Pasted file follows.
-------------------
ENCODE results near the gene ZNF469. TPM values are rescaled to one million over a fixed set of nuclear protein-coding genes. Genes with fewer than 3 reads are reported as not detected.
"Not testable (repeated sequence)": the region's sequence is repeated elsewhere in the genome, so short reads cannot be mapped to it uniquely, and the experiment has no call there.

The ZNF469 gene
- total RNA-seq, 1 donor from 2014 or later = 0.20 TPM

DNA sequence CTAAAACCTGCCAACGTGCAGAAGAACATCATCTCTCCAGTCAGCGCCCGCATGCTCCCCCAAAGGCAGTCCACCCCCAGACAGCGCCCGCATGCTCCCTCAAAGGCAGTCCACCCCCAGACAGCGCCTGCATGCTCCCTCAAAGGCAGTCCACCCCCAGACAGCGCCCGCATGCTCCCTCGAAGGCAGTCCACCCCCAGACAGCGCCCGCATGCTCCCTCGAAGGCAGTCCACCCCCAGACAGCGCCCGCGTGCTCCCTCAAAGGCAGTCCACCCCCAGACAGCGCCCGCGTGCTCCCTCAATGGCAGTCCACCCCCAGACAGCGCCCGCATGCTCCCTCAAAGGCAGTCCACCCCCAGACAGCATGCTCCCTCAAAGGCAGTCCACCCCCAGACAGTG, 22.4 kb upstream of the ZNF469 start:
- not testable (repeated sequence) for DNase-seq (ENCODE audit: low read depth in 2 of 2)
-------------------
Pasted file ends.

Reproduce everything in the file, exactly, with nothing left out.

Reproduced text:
ENCODE results near the gene ZNF469. TPM values are rescaled to one million over a fixed set of nuclear protein-coding genes. Genes with fewer than 3 reads are reported as not detected.
"Not testable (repeated sequence)": the region's sequence is repeated elsewhere in the genome, so short reads cannot be mapped to it uniquely, and the experiment has no call there.

The ZNF469 gene
- total RNA-seq, 1 donor from 2014 or later = 0.20 TPM

DNA sequence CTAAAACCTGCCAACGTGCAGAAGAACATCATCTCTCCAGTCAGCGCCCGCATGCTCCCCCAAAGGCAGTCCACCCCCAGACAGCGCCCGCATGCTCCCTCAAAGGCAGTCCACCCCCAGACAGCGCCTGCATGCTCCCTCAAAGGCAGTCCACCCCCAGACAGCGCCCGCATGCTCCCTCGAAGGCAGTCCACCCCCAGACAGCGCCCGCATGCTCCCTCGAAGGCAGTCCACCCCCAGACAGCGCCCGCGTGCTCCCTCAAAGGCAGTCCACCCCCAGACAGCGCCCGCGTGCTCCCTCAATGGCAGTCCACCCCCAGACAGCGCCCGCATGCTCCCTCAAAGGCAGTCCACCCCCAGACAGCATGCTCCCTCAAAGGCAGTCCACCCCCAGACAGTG, 22.4 kb upstream of the ZNF469 start:
- not testable (repeated sequence) for DNase-seq (ENCODE audit: low read depth in 2 of 2)